Footnotes

E-MAIL vog.hin.mln.ibcn@namsdnal; FAX (301)435-7794.

REFERENCES

  • Brazma A, Jonassen I, Vilo J, Ukkonen E. Predicting gene regulatory elements in silico on a genomic scale. Genome Res. 1998;8:1202–1215. [PMC free article] [PubMed]
  • Cho RJ, Campbell MJ, Winzeler EA, Steinmetz L, Conway A, Wodicka L, Wolfsberg TG, Gabrielian AE, Landsman D, Lockhart DJ, Davis RW. A genome-wide transcriptional analysis of the mitotic cell cycle. Mol Cell. 1998;2:65–73. [PubMed]
  • Chu S, DeRisi J, Eisen M, Mulholland J, Botstein D, Brown PO, Herskowitz I. The transcriptional program of sporulation in budding yeast. Science. 1998;282:699–705. [PubMed]
  • DeRisi JL, Iyer VR, Brown PO. Exploring the metabolic and genetic control of gene expression on a genomic scale. Science. 1997;278:680–686. [PubMed]
  • Fujibuchi W, Kanehisa M. Prediction of gene expression specificity by promoter sequence patterns. DNA Res. 1997;4:81–90. [PubMed]
  • Godambe SA, Chaplin DD, Takova T, Read LM, Bellone CJ. A novel cis-acting element required for lipopolysaccharide-induced transcription of the murine interleukin-1 beta gene. Mol Cell Biol. 1995;15:112–119. [PMC free article] [PubMed]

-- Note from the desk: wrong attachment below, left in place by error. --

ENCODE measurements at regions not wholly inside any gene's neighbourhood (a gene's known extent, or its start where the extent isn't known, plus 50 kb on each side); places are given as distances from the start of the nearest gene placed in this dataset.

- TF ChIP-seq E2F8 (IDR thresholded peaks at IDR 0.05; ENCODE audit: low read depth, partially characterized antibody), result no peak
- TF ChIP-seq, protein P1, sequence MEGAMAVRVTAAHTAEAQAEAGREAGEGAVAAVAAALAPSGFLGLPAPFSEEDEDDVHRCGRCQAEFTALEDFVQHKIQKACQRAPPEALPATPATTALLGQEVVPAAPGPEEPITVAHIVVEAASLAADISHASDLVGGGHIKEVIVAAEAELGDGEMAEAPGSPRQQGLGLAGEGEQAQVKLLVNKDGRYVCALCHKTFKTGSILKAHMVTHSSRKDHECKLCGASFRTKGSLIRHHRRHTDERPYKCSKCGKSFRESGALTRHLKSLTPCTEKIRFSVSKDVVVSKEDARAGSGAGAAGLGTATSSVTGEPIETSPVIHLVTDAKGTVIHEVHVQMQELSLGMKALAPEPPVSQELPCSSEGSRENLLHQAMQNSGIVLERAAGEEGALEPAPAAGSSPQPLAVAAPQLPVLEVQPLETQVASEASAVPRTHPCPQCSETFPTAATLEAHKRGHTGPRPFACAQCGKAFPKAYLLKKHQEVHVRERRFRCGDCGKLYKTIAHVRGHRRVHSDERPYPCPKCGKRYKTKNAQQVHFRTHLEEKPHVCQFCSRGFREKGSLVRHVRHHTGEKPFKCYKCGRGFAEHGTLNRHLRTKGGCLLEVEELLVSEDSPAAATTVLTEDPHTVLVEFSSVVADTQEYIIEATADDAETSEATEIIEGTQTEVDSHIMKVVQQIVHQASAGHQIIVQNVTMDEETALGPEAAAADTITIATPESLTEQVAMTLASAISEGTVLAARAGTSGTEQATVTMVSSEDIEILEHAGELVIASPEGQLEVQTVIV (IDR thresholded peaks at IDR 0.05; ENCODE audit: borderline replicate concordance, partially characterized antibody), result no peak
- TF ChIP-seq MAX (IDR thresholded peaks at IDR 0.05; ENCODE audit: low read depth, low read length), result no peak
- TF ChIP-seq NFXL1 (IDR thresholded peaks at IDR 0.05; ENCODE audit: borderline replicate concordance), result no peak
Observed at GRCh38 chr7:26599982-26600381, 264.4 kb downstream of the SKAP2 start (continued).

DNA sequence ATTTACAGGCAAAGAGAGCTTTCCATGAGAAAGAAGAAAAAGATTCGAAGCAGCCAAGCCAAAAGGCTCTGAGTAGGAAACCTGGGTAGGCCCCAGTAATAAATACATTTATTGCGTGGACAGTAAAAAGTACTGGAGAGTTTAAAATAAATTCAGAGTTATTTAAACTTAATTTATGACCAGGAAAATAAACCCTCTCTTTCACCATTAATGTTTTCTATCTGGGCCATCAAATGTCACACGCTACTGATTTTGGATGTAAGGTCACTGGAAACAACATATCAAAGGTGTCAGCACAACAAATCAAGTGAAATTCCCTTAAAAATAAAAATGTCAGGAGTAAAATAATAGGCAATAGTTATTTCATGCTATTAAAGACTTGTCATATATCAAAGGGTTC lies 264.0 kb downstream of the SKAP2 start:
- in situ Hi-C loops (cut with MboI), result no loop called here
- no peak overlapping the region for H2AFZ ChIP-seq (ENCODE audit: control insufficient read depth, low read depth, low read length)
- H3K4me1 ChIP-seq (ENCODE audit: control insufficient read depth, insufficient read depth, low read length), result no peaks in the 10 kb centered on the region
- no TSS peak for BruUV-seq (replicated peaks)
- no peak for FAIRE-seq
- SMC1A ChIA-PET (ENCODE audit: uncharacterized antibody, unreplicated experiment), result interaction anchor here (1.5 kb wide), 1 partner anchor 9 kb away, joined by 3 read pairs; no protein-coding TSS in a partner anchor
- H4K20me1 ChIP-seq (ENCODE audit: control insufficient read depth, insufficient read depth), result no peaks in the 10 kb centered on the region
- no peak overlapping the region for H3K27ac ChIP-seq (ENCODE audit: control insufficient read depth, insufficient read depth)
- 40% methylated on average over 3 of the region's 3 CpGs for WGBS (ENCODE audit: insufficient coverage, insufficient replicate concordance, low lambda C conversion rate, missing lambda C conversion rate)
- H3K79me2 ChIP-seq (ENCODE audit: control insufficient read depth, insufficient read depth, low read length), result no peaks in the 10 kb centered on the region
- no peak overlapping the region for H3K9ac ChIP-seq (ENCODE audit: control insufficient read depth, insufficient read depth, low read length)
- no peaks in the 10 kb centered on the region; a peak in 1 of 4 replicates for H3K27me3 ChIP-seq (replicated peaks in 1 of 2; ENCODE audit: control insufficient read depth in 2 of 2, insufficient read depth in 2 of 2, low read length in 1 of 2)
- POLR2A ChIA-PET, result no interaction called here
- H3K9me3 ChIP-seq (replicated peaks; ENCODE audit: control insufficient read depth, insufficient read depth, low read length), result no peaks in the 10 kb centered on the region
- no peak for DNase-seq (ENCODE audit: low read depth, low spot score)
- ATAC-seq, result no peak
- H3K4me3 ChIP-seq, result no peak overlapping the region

• Hahn S, Buratowski S, Sharp PA, Guarente L. Yeast TATA-binding protein TFIID binds to TATA elements with both consensus and nonconsensus DNA sequences. Proc Natl Acad Sci. 1989;86:5718–5722. [PMC free article] [PubMed]
  • Heinemeyer T, Chen X, Karas H, Kel AE, Kel OV, Liebich I, Meinhardt T, Reuter I, Schacherer F, Wingender E. Expanding the TRANSFAC database towards an expert system of regulatory molecular mechanisms. Nucleic Acids Res. 1999;27:318–322. [PMC free article] [PubMed]
  • Hodges PE, McKee AHZ, Davis BP, Payne WE, Garrels JI. The yeast proteome database (YPD): A model for the organization and presentation of genome-wide functional data. Nucleic Acids Res. 1999;27:69–73. [PMC free article] [PubMed]
  • Holstege FC, Jennings EG, Wyrick JJ, Lee TI, Hengartner CJ, Green MR, Golub TR, Lander ES, Young RA. Dissecting the regulatory circuitry of a eukaryotic genome. Cell. 1998;95:717–728. [PubMed]
  • Hutchinson GB. The prediction of vertebrate promoter regions using differential hexamer frequency analysis. Comput Appl Biosci. 1996;12:391–398. [PubMed]
  • Kendall M, Stuart A. The advanced theory of statistics. London, UK: Griffin; 1979.
  • Koch C, Nasmyth K. Cell cycle regulated transcription in yeast. Curr Opin Cell Biol. 1994;6:451–459. [PubMed]
  • Kunzler M, Springer C, Braus GH. The transcriptional apparatus required for mRNA encoding genes in the yeast Saccharomyces cerevisiae emerges from a jigsaw puzzle of transcription factors. FEMS Microbiol Rev. 1996;19:117–136. [PubMed]